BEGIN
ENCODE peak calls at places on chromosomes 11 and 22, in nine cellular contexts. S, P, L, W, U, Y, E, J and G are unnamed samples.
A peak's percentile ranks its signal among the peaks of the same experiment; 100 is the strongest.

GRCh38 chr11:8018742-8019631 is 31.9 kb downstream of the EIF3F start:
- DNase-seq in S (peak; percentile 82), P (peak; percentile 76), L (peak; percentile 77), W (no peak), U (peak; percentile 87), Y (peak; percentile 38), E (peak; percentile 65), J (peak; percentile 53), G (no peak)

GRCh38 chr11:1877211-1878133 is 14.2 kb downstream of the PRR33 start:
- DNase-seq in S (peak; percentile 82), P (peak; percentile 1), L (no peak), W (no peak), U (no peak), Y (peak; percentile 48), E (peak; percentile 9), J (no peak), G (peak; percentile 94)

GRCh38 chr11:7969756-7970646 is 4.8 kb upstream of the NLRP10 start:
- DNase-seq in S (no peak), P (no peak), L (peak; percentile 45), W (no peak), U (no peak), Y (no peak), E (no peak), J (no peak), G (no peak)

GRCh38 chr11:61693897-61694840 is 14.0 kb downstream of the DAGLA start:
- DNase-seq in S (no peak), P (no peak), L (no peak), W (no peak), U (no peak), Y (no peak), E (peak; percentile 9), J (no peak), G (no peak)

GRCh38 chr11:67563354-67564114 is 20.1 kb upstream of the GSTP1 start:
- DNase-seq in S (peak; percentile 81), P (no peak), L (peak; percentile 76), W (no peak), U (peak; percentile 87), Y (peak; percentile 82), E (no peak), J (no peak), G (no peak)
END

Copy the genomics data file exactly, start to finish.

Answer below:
ENCODE peak calls at places on chromosomes 11 and 22, in nine cellular contexts. S, P, L, W, U, Y, E, J and G are unnamed samples.
A peak's percentile ranks its signal among the peaks of the same experiment; 100 is the strongest.

GRCh38 chr11:8018742-8019631 is 31.9 kb downstream of the EIF3F start:
- DNase-seq in S (peak; percentile 82), P (peak; percentile 76), L (peak; percentile 77), W (no peak), U (peak; percentile 87), Y (peak; percentile 38), E (peak; percentile 65), J (peak; percentile 53), G (no peak)

GRCh38 chr11:1877211-1878133 is 14.2 kb downstream of the PRR33 start:
- DNase-seq in S (peak; percentile 82), P (peak; percentile 1), L (no peak), W (no peak), U (no peak), Y (peak; percentile 48), E (peak; percentile 9), J (no peak), G (peak; percentile 94)

GRCh38 chr11:7969756-7970646 is 4.8 kb upstream of the NLRP10 start:
- DNase-seq in S (no peak), P (no peak), L (peak; percentile 45), W (no peak), U (no peak), Y (no peak), E (no peak), J (no peak), G (no peak)

GRCh38 chr11:61693897-61694840 is 14.0 kb downstream of the DAGLA start:
- DNase-seq in S (no peak), P (no peak), L (no peak), W (no peak), U (no peak), Y (no peak), E (peak; percentile 9), J (no peak), G (no peak)

GRCh38 chr11:67563354-67564114 is 20.1 kb upstream of the GSTP1 start:
- DNase-seq in S (peak; percentile 81), P (no peak), L (peak; percentile 76), W (no peak), U (peak; percentile 87), Y (peak; percentile 82), E (no peak), J (no peak), G (no peak)